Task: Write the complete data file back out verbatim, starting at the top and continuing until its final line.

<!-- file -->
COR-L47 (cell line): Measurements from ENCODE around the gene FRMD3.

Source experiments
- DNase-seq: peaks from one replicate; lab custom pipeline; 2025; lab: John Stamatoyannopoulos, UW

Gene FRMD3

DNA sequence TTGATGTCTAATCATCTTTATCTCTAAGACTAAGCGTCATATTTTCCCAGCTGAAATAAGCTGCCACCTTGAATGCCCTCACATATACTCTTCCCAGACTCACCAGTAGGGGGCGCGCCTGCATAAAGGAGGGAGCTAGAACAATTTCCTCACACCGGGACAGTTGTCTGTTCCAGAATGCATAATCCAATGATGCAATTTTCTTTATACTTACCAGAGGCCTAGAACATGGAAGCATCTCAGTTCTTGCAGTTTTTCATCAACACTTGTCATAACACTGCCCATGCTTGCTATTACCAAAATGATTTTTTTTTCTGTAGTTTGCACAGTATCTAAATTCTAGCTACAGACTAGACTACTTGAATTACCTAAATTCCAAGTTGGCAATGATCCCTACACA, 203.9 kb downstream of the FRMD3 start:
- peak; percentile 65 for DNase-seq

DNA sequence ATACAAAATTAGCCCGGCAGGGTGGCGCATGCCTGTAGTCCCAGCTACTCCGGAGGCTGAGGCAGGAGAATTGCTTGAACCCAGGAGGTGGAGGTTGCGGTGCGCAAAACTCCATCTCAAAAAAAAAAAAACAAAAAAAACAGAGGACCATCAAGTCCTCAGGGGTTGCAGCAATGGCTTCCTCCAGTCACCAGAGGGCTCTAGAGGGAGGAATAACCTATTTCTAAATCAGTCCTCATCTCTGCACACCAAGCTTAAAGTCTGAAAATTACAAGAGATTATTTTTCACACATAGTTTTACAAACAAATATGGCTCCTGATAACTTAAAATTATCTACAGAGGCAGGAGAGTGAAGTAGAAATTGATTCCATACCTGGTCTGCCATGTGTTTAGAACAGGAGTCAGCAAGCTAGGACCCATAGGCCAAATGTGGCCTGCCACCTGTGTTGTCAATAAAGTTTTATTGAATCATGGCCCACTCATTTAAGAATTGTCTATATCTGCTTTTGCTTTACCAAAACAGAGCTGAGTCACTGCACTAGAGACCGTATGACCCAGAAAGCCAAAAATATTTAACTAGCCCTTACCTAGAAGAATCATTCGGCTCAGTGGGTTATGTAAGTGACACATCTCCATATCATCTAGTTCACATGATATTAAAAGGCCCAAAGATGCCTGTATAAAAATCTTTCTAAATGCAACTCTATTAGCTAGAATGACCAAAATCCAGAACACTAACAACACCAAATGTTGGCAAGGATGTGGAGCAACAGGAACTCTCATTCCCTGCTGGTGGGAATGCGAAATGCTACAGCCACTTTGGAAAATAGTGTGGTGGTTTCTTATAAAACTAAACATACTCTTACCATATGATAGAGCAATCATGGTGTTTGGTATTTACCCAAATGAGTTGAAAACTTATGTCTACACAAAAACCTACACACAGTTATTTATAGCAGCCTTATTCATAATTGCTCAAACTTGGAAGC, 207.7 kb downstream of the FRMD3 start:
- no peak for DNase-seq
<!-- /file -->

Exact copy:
COR-L47 (cell line): Measurements from ENCODE around the gene FRMD3.

Source experiments
- DNase-seq: peaks from one replicate; lab custom pipeline; 2025; lab: John Stamatoyannopoulos, UW

Gene FRMD3

DNA sequence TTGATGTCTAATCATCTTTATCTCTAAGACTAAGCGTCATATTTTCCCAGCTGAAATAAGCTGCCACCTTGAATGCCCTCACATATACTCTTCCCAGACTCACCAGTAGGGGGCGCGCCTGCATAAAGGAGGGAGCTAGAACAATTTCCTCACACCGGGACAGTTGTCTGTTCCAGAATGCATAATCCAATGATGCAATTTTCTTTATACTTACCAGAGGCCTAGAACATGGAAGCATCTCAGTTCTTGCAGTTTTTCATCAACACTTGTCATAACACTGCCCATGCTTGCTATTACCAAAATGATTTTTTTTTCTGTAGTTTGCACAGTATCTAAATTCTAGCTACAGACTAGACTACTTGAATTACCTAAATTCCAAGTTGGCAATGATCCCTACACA, 203.9 kb downstream of the FRMD3 start:
- peak; percentile 65 for DNase-seq

DNA sequence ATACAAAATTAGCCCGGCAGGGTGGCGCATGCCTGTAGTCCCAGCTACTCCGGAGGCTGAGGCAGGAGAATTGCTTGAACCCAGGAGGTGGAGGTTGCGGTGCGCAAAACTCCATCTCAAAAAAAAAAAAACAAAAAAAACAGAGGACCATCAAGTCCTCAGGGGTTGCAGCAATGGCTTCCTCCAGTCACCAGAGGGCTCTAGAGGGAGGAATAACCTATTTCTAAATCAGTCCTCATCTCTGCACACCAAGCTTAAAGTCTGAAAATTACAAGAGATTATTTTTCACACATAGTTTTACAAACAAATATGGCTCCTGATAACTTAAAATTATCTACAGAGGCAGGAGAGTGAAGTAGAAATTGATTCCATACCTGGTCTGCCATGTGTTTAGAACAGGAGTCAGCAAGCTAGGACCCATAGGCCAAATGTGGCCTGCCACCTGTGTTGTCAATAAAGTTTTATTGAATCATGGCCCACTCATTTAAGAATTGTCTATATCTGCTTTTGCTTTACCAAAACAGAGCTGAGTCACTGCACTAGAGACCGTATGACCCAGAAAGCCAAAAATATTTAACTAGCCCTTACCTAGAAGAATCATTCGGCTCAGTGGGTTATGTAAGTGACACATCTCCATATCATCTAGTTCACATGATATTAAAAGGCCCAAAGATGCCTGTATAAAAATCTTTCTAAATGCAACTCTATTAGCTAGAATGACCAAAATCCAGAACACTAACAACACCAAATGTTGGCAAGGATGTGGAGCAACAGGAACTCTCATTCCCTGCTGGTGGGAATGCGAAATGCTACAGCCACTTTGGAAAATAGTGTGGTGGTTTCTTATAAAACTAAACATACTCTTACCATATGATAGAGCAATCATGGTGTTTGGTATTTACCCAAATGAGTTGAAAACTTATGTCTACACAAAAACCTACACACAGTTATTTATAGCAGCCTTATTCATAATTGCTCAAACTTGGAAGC, 207.7 kb downstream of the FRMD3 start:
- no peak for DNase-seq